# Newton's Laws

Q:     If two forces act on a moving body, could the body possibly move (a) at a constant speed or (b) at a constant velocity?

A:     If b can be true then a is also true by the same method.  If two forces are equal and opposite on an object they will cancel each other out so that there is no net effect on the moving body.  Therefore, if an object was traveling with a constant velocity the and two equal and opposite forces were applied to it, the forces would cancel and the object would continue moving with a constant velocity

Q:    A vertical force F is applied to a block of mass m that lies on a floor.  What happens to the magnitude of the normal force N on the block from the floor as magnitude F increases from zero if force F is (a) downward and (b) upward?

A:    If the force F was downward then the magnitude N would increase from its initial value of mg.  If the force F was upward then the magnitude N would decrease from mg to zero (when the box would move up off the floor.

Example:

 As the force pressing down on an object increases the normal to the force also increases. (Note: the object's mass and weight remain the same) As the force pulling up on an object increases the normal to the force will decrease. (Note: the object's mass and weight remain the same)

## References

### Newton's Laws

Newton's First Law

"If no net external force acts on an object, then if the object is a rest it will remain at rest and if it is in motion of any kind it will remain in motion in straight line with constant speed."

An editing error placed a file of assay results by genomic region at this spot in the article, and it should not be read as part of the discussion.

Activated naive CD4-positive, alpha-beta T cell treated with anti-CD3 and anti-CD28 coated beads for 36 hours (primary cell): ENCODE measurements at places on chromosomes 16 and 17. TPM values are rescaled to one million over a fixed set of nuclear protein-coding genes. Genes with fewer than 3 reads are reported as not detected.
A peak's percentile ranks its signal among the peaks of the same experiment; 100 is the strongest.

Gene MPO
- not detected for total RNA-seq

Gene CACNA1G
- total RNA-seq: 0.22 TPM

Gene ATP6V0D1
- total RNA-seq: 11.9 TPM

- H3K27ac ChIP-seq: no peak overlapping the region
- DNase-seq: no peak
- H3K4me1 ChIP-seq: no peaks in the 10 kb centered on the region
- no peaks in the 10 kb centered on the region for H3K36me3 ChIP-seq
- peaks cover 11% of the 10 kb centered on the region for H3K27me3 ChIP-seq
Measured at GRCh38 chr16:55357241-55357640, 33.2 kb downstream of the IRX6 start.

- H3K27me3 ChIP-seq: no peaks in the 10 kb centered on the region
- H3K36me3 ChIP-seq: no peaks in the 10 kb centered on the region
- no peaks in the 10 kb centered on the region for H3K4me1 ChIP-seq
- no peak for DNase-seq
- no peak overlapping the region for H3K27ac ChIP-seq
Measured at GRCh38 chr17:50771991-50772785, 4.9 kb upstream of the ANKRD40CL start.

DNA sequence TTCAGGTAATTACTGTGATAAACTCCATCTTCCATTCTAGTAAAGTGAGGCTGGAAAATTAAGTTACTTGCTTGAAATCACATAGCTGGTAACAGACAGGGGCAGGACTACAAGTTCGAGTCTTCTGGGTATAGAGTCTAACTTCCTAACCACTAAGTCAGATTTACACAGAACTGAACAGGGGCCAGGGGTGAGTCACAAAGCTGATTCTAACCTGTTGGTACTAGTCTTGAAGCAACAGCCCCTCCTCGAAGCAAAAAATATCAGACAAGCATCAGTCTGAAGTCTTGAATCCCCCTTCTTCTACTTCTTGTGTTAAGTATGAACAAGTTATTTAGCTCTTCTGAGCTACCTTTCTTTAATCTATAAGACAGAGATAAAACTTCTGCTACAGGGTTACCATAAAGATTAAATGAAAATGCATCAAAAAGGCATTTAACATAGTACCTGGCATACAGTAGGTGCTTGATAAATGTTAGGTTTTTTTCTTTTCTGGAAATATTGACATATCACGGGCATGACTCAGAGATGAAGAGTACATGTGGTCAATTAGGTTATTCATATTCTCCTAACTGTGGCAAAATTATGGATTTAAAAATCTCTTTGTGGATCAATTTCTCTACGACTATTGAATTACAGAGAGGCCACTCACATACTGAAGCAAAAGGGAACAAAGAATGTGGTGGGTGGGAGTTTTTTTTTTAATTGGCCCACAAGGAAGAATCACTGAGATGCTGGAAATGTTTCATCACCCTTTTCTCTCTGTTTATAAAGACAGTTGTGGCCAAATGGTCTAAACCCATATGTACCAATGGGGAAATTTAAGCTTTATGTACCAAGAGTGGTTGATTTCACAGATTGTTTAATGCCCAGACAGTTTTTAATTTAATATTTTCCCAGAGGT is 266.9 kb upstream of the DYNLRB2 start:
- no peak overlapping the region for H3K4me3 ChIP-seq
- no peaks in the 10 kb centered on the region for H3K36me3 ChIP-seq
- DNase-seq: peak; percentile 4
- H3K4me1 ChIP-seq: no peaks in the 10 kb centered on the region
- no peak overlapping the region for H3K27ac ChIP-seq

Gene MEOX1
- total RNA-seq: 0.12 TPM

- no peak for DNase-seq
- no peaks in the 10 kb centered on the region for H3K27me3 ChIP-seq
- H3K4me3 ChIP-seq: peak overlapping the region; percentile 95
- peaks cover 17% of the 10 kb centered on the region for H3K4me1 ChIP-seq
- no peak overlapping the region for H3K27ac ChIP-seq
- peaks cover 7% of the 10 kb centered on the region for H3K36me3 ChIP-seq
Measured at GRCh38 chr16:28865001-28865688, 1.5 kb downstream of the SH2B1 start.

Notes:

• Any and all internal forces are irrelevant since they balance each other two a net internal force equal to zero.
• An object with no external force acting on it is called "a closed system."
• Instead of saying that the object "will remain in motion in straight line with constant speed" one could say that the object "will continue in uniform motion."

Newton's Second Law

The acceleration of an object is directly proportional to the net force acting on it and inversely proportional to its mass: a = Fnet / m.

Note:
The most often used formulation of Newton's Second Law is: F = ma.

Newton's Third Law

When two objects interact, the force exerted on object A by object B is equal in magnitude to the force exerted on object B by object A and opposite to it in direction.
FAB = - FBA

### Equations

 Newton's Second Law F = ma. Newton's Second Law (component version) Fx = max Fy   = may Fz  = maz SI Unit for Force (Newton) Weight W = mg Newton's Third Law FAB = - FBA

# Mechanics List of Topics

 Measurements Newton's Laws Potential Energy and Conservation of Energy Rotation of Rigid Bodies Elasticity Vectors Forces and Fields Linear Momentum Angular Momentum Mechanical Oscillations Motion of Point-Mass Objects in One Dimension The Gravitational Field Collisions Torque Mechanical Waves Motion of Point-Mass Objects in Two and Three Dimensions Kinetic Energy and Work Circular Motion of Point-Mass Objects Equilibrium Sound

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